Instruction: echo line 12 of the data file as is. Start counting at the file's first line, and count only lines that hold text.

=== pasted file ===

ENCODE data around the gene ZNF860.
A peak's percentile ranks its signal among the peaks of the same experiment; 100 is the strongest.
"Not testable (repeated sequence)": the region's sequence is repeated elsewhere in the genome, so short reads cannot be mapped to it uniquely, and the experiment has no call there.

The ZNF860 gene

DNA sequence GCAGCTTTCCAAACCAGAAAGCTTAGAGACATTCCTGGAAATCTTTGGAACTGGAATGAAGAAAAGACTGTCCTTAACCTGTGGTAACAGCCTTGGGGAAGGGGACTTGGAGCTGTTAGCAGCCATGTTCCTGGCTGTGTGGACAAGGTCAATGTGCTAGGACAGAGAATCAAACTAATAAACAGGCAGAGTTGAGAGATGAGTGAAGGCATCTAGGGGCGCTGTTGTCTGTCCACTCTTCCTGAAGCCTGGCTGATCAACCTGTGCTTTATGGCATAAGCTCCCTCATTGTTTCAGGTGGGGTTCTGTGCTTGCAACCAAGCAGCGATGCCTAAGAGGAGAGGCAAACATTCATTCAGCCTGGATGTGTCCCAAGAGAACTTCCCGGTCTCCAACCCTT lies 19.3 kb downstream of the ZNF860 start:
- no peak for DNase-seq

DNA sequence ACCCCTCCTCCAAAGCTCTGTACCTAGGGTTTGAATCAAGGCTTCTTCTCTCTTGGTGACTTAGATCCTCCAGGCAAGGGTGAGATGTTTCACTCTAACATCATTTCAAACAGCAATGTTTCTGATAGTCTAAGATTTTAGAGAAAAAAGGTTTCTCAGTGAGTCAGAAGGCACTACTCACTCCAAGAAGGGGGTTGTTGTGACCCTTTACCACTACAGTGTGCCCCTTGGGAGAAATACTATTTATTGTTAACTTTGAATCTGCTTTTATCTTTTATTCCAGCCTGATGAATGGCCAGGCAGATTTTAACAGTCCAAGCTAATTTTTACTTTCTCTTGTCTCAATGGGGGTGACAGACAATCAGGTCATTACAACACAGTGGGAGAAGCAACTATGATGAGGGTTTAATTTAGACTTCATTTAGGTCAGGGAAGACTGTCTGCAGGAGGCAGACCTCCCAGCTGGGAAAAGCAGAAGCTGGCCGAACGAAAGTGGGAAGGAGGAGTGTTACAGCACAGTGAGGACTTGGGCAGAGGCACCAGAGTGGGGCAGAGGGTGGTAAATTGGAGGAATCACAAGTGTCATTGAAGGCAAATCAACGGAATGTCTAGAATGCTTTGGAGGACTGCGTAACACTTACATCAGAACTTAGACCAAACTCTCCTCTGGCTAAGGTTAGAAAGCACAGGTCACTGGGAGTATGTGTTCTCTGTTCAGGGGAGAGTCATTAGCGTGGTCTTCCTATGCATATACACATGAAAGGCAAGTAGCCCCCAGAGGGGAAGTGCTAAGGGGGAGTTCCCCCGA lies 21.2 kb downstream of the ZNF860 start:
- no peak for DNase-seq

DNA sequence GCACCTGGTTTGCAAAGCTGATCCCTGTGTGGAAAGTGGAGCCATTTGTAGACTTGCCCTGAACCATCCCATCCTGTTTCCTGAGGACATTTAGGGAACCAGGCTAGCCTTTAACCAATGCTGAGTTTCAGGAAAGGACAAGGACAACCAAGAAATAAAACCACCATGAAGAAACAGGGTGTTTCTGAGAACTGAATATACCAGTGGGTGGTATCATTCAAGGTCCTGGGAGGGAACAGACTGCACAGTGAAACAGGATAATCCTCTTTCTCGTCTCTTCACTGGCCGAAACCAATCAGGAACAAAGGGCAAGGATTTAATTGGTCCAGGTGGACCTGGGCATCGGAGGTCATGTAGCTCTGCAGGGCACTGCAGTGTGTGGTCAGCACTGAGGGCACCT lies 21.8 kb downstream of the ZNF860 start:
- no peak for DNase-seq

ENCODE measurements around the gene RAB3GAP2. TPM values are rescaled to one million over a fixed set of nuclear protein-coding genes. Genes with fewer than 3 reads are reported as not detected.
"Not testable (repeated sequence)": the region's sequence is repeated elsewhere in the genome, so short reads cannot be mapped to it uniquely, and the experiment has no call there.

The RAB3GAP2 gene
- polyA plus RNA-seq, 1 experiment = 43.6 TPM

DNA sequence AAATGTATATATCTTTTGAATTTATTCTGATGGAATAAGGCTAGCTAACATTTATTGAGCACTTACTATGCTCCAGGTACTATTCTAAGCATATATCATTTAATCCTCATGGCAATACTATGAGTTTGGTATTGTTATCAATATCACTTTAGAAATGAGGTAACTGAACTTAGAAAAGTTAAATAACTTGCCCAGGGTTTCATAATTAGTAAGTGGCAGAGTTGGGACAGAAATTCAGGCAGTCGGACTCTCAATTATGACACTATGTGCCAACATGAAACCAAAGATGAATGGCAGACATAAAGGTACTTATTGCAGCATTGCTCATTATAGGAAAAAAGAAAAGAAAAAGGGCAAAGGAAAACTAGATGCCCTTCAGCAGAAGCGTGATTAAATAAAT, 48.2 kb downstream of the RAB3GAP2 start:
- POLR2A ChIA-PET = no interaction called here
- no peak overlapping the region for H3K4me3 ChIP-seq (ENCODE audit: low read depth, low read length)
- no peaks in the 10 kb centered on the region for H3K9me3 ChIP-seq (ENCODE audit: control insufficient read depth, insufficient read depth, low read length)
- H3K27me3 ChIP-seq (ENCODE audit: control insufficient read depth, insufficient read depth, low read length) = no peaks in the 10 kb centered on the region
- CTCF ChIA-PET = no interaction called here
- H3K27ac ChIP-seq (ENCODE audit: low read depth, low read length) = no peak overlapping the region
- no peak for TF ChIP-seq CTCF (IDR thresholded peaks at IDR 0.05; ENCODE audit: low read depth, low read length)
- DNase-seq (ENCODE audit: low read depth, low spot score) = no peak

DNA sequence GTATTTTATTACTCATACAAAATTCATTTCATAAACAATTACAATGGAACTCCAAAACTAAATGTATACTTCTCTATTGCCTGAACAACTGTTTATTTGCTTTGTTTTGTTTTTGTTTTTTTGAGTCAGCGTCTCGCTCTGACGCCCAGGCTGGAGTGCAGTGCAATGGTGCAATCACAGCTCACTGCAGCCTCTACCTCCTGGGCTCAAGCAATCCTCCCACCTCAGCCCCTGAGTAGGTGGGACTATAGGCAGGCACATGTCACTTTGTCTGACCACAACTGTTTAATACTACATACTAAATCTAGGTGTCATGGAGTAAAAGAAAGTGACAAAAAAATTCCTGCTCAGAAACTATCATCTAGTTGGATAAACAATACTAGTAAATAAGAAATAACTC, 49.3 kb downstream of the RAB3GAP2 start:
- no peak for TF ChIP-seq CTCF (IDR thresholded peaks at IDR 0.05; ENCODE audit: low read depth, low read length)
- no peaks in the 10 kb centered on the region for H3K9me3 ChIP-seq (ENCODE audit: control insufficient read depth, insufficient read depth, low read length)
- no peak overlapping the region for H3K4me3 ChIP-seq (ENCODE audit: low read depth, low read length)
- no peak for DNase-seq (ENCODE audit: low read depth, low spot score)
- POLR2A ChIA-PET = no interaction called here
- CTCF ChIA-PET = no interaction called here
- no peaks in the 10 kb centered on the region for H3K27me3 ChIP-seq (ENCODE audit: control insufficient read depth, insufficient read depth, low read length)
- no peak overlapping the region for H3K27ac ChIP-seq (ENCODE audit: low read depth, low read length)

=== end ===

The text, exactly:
"Not testable (repeated sequence)": the region's sequence is repeated elsewhere in the genome, so short reads cannot be mapped to it uniquely, and the experiment has no call there.